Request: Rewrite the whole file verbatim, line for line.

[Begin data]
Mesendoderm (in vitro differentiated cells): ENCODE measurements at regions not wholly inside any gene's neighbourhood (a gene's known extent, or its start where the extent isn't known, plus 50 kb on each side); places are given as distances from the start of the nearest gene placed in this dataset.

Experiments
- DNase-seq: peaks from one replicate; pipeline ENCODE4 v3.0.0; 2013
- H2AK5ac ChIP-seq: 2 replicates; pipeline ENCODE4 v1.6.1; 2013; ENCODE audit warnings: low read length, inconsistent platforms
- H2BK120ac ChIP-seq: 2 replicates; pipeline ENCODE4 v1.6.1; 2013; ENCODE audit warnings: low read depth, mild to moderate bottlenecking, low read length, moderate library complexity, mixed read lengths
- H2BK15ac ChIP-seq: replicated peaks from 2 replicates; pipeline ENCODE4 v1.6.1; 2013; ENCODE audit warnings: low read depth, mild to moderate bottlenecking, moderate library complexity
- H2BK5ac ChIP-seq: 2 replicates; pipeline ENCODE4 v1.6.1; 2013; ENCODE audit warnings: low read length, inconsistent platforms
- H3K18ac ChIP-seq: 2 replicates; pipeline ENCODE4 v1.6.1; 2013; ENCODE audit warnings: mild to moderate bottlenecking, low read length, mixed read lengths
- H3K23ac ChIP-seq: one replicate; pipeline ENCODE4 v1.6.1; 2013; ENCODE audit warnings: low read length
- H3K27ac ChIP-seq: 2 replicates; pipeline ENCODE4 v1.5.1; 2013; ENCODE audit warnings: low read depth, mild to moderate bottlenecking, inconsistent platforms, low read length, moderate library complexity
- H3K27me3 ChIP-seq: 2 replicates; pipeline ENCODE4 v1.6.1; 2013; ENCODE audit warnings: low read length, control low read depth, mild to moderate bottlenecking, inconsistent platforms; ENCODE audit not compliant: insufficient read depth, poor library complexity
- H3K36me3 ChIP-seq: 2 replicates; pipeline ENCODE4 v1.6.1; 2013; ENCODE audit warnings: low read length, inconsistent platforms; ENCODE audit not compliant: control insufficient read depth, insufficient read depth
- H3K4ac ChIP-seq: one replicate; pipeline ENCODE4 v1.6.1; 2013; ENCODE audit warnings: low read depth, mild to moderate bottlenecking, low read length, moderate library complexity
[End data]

Mesendoderm (in vitro differentiated cells): ENCODE measurements at regions not wholly inside any gene's neighbourhood (a gene's known extent, or its start where the extent isn't known, plus 50 kb on each side); places are given as distances from the start of the nearest gene placed in this dataset.

Experiments
- DNase-seq: peaks from one replicate; pipeline ENCODE4 v3.0.0; 2013
- H2AK5ac ChIP-seq: 2 replicates; pipeline ENCODE4 v1.6.1; 2013; ENCODE audit warnings: low read length, inconsistent platforms
- H2BK120ac ChIP-seq: 2 replicates; pipeline ENCODE4 v1.6.1; 2013; ENCODE audit warnings: low read depth, mild to moderate bottlenecking, low read length, moderate library complexity, mixed read lengths
- H2BK15ac ChIP-seq: replicated peaks from 2 replicates; pipeline ENCODE4 v1.6.1; 2013; ENCODE audit warnings: low read depth, mild to moderate bottlenecking, moderate library complexity
- H2BK5ac ChIP-seq: 2 replicates; pipeline ENCODE4 v1.6.1; 2013; ENCODE audit warnings: low read length, inconsistent platforms
- H3K18ac ChIP-seq: 2 replicates; pipeline ENCODE4 v1.6.1; 2013; ENCODE audit warnings: mild to moderate bottlenecking, low read length, mixed read lengths
- H3K23ac ChIP-seq: one replicate; pipeline ENCODE4 v1.6.1; 2013; ENCODE audit warnings: low read length
- H3K27ac ChIP-seq: 2 replicates; pipeline ENCODE4 v1.5.1; 2013; ENCODE audit warnings: low read depth, mild to moderate bottlenecking, inconsistent platforms, low read length, moderate library complexity
- H3K27me3 ChIP-seq: 2 replicates; pipeline ENCODE4 v1.6.1; 2013; ENCODE audit warnings: low read length, control low read depth, mild to moderate bottlenecking, inconsistent platforms; ENCODE audit not compliant: insufficient read depth, poor library complexity
- H3K36me3 ChIP-seq: 2 replicates; pipeline ENCODE4 v1.6.1; 2013; ENCODE audit warnings: low read length, inconsistent platforms; ENCODE audit not compliant: control insufficient read depth, insufficient read depth
- H3K4ac ChIP-seq: one replicate; pipeline ENCODE4 v1.6.1; 2013; ENCODE audit warnings: low read depth, mild to moderate bottlenecking, low read length, moderate library complexity